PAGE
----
The 6th Seoul Climate-Energy Conference, under the theme of “New Climate Regime and the New Normal,” placed heavy emphasis on global climate change discussions and international cooperation. This year’s conference endeavored to redefine what “normal” is as climate change that has been accelerated by unpredictability in global politics and pushes the globe close to the point of no-return. 

Renowned experts from academia, business, industry and policy together reviewed the outcomes of COP 25, examined the tole of higher education in sustainable development, discussed big data as the newest source of clean energy, revisited the importance of the renewable-nuclear alliance, and investigated the prospects of engaging young generations in climate change discussions.

Co-chair Ban Ki-moon emphasized the importance of getting support from political leaders to mitigate climate change effects and promote sustainable development, and said, 

“Every state should make choices for humanity rather than its own selfish national interests. It is the responsibility of sovereign states to engage in transnational cooperation and participate in global challenges.”

 

He also proposed a multilateral approach as a solution. Co-chair Ban said,

“Even a country with abundant resources like the US cannot solve such a multifaceted issue alone. We must act in unity to solve the problem.”

Co-chair Ban then presented an example of Bangladesh,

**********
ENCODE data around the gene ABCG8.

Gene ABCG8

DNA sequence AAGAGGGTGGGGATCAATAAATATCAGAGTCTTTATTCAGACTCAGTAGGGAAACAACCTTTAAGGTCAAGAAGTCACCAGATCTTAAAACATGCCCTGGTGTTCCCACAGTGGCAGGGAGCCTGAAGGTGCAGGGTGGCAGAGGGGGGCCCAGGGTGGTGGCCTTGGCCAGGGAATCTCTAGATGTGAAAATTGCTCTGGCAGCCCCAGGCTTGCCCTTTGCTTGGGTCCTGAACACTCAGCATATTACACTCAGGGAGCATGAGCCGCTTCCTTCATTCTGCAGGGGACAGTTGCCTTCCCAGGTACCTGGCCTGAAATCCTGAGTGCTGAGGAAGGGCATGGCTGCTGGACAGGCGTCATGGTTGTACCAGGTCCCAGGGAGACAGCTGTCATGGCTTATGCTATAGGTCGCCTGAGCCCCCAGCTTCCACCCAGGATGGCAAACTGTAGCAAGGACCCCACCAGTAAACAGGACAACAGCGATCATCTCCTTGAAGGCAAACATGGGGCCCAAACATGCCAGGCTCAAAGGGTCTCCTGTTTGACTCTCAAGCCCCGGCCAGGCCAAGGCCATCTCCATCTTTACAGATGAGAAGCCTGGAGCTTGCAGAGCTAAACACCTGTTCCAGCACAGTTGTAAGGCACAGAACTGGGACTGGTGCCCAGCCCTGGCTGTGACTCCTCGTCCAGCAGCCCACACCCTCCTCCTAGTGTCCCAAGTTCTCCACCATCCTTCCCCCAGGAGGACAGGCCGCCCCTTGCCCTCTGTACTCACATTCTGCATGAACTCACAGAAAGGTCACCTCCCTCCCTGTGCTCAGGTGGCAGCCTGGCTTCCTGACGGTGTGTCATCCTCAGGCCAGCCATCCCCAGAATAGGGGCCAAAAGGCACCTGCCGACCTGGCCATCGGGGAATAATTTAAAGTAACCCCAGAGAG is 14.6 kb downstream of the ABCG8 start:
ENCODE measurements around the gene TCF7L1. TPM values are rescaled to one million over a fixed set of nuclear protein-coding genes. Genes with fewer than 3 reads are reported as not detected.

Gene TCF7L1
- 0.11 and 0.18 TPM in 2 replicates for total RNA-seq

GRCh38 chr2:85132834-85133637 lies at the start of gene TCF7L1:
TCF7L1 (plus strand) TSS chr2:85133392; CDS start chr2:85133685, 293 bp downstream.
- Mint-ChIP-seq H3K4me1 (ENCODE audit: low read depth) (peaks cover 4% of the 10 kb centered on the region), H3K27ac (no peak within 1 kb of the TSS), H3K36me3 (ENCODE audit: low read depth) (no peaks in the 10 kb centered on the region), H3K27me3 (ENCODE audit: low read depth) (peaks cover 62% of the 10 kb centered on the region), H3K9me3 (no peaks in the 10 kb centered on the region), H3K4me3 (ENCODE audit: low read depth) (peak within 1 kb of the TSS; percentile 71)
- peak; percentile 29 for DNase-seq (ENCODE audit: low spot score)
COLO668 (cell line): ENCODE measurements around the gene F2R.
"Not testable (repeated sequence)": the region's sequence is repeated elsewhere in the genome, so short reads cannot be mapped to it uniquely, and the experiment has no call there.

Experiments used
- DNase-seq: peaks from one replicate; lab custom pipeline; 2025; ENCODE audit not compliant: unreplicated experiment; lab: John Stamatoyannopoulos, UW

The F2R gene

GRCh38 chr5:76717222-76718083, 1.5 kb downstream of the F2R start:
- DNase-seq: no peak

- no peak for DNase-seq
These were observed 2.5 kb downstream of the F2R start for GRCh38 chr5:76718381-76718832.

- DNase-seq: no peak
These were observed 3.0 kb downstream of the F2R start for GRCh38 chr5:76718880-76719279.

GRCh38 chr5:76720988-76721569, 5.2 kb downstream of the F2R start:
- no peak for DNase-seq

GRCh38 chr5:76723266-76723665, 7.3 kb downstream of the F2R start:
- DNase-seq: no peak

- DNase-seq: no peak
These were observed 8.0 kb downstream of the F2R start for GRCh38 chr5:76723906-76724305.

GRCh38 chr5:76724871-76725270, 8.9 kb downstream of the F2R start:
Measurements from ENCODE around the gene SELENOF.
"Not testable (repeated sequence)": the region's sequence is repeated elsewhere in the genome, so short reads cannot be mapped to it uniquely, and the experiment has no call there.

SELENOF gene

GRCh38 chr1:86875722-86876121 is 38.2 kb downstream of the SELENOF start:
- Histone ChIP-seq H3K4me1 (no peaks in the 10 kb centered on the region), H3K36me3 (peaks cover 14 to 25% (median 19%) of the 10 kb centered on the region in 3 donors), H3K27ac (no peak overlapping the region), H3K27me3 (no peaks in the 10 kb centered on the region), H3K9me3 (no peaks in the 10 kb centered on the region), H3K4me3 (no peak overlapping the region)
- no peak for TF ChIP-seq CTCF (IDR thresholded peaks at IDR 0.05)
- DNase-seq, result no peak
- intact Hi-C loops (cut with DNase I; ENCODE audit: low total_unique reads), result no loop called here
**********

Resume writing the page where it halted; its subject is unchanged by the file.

“In 1971, a fatal cyclone in Bangladesh resulted in more than 300,000 casualties. However, after devising appropriate policies to prevent future lose, the average number of yearly casualties due to cyclones dropped to less than 10. Likewise, if we implement proper measurements, we can adopt to climate change and prevent climate catastrophes.” 

As he concluded his keynote, Co-chair Ban said,

“Former President John F. Kennedy once said that we choose to go to the moon, not because they are easy, but because they are hard. Because solving climate change is also hard, we must do it and do it together.”

 

© Yonhap News

Co-chair Heinz Fischer Meets with BKMC Board Members and Henry Kissinger in New York

During the first week of December, BKMC Co-chair Heinz Fischer met with BKMC board members,  Ambassador Jan Kickert, Permanent Representative of Austria to the United Nations in New York, and former Secretary of US Department of State and former US National Security Advisor Henry Kissinger in New York, USA.

Co-chair Fischer visited Global Citizen office and met with Co-founder Michael Sheldrick, a BKMC Board member, and delivered a book called “The Republic of Austria 1918-2018: Milestone and Turning Points.”

With a mission of building a movement of 100 million action-taking Global Citizens, Global Citizen is helping to achieve their vision to end extreme poverty by 2030. Global Citizen has also launched the Global Citizen Prize to shine a light on world leaders, artists, business leaders and youth activists who keep the world’s poor at the forefront of their life’s work.

Fischer also met with his former Professor Henry Kissinger who served as Secretary of State of the US and Ambassador Jan Kickert, Permanent Representative of Austria to the United Nations in New York. During the meeting, they talked about current political affairs.

Co-chair Fischer also visited a BKMC Board member Danielle Bodini, President of the Alexander Bodini Foundation. Bodini is one of the major donors of the Ban Ki-moon Centre with his contributions to the Centre’s work on global citizenship and the Sustainable Development Goals through his Foundation. The US Foundation of the Ban Ki-moon Centre was also established and has been operating in support of the Bodini Foundation.